Cleaning and maintaining shower heads is one of the most easily overlooked domestic chores, as after all 'it's had water running through it plenty of times a day right?'. Not quite. Water is the number one source of bacteria in the household, allowing for the moist conditions that cause mold and similar unpleasant blockages to slowly build up over time. That many of us take several showers a week should necessitate the occasional check up to remove any fungus or mold that our bathing water flows through; and the good news is that doing so is really simple.
What Lurks Inside The Shower Head?
Hopefully nothing – but if they haven't been taken off in a while it's likely a good idea to do so, especially if you may have recently moved into a new property. Germs, microbes and bacteria can all settle in the shower head and then be filtered day after day over ourselves as we wash. Unfortunately much like limescale these potentially harmful bacteria won't just go away or become passive – they have to be addressed with a bit of effort.
Washing the shower head with bleach or bathroom cleaning spray will unfortunately not be satisfactory to kill them off either. These products will not penetrate deep enough the shower head system to cause much if any effect – the only effective remedy is to disconnect it from the wall and take a look inside.
Removing The Shower Head For Cleaning
Usually this is just a straightforward screw that may even not need a spanner to remove the shower head attachment from the pipe. Check with your manufacturer's instructions if it's not apparently clear.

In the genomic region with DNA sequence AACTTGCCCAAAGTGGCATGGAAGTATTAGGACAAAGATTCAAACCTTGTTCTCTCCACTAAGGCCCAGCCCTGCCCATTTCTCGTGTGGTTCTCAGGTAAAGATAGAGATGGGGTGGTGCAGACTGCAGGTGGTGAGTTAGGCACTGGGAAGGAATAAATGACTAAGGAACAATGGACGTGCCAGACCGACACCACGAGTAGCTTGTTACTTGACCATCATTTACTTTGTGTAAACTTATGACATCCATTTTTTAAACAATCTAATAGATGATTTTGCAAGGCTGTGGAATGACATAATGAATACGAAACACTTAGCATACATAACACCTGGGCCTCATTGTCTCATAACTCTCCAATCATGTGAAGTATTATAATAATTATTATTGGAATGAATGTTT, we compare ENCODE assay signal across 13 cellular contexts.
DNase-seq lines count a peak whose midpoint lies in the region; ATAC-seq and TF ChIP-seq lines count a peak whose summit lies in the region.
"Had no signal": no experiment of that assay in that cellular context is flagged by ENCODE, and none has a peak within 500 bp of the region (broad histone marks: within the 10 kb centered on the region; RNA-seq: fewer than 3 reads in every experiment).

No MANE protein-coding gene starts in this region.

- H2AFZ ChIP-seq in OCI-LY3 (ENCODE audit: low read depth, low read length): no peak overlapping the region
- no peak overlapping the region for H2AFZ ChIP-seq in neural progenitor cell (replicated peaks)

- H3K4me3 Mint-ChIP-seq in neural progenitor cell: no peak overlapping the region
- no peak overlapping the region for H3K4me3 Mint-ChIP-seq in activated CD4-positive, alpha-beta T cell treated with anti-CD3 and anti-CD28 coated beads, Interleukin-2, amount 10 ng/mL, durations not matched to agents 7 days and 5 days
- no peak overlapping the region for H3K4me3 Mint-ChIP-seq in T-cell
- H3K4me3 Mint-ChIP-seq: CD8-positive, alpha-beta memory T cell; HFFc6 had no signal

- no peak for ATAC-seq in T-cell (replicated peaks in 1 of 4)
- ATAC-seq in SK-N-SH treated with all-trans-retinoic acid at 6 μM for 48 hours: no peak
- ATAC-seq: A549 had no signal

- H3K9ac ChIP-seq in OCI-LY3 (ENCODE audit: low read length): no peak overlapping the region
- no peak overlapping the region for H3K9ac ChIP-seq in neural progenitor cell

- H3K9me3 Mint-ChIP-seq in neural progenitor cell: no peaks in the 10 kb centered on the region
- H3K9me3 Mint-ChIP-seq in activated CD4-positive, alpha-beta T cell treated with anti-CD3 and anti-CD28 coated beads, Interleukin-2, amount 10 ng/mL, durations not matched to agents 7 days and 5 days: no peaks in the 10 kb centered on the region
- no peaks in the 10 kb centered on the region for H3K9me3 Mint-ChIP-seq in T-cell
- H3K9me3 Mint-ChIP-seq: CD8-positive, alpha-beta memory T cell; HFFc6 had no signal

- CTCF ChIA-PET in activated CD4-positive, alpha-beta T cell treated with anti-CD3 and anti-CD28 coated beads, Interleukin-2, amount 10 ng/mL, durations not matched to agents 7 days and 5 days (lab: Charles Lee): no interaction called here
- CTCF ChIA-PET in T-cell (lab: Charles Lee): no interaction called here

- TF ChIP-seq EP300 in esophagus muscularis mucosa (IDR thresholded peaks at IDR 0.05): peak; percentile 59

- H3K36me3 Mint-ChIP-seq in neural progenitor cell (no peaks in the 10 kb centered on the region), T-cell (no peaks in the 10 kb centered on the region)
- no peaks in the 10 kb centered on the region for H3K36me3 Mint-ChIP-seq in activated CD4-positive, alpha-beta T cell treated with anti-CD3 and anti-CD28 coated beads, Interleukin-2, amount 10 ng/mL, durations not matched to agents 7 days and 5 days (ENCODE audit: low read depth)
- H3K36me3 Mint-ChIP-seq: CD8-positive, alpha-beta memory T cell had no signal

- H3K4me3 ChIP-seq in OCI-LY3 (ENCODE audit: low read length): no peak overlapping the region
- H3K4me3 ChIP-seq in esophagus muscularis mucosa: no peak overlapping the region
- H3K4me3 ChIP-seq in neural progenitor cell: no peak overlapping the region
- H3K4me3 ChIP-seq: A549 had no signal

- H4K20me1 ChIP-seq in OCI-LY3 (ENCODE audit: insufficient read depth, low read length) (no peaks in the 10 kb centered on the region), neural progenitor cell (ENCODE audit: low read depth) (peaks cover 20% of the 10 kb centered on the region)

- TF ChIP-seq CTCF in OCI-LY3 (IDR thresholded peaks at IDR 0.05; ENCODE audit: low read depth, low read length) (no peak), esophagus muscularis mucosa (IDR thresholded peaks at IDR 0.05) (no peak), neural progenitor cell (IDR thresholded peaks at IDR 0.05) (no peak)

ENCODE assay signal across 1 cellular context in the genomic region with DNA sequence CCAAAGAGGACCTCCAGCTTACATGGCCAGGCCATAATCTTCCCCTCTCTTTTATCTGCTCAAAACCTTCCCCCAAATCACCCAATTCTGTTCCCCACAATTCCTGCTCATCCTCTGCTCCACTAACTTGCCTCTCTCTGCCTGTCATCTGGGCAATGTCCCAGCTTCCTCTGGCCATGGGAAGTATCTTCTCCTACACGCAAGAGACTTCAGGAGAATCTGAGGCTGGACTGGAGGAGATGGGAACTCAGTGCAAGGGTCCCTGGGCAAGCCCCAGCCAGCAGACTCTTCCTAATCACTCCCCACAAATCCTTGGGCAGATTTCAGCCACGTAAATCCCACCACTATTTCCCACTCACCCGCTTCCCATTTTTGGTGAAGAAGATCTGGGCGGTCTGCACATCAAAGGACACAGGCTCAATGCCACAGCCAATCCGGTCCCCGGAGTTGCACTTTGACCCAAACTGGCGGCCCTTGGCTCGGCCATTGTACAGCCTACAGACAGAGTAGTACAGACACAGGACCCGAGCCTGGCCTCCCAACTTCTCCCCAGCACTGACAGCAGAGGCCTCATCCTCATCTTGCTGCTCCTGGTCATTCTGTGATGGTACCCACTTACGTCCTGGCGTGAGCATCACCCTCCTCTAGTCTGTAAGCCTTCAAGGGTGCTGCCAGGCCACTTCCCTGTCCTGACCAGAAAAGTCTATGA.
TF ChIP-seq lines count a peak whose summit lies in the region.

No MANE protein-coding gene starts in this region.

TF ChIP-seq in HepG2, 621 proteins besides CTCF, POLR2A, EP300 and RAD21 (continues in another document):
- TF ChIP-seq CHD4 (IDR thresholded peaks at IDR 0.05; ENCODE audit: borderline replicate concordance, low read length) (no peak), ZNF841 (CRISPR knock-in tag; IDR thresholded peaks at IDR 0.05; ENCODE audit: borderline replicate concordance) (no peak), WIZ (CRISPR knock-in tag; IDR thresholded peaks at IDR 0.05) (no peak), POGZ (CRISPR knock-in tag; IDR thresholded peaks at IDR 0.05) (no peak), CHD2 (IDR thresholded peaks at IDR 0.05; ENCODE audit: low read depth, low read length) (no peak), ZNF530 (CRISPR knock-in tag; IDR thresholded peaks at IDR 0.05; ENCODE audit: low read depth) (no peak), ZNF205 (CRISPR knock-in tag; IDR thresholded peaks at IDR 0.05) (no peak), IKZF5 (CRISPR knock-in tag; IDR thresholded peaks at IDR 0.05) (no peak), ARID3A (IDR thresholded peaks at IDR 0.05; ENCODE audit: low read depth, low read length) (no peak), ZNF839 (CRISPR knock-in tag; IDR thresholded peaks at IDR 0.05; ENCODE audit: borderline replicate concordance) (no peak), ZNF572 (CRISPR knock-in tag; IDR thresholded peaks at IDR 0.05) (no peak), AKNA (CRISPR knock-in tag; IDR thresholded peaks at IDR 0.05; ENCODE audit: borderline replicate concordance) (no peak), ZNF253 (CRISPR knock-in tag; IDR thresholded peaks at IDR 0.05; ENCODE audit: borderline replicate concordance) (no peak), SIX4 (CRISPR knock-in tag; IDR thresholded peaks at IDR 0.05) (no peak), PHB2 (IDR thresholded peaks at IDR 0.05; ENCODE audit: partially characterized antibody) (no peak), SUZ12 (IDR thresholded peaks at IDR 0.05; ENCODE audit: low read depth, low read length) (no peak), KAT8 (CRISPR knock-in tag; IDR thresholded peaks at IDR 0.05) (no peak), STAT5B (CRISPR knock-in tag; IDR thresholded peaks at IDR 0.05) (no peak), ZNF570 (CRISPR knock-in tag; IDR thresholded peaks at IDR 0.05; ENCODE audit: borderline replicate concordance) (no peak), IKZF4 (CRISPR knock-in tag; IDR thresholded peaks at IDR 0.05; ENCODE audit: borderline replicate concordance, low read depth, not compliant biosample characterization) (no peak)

You shouldn't need to disconnect the water but feel free to do so if it provides extra safeness of mind, these are usually in the bathroom sink to isolate the bathroom. If you have difficult removing the shower head, if it has become rusted or wedged for example a good comprehensive guide can be found here:
Cleaning Out the Show Head
Even if the shower head looks clean to the eye – it very likely may not be and it's best to be sure.
The easiest way to do this (chemicals should be avoided – is a shower after all!) is to warm a bowl of white vinegar and soak the pieces – detach as many as you can if possible – in the solution. It's important that all the pieces remain submerged so you may want to use a bucket if needed.
Leave these for a half hour or so and remove from the vinegar. Take a look at the parts and carefully examine for any deposits congregating near the shower heads opening. Then take a small bristle brush – a new toothbrush is fine – and scrape/dislodge these away. Even if you see nothing it's still worth a quick brush and following the next step anyway.
Boil some water and give the part a good soak (off the heat). This should kill off any resident germs, then we're done.
It's worth noting that while plastic shower heads are cost effective and often more practical, they do tend to suffer more from bacteria building up in them than their metallic counterparts, so you can look for the best one showerhead in this recent review.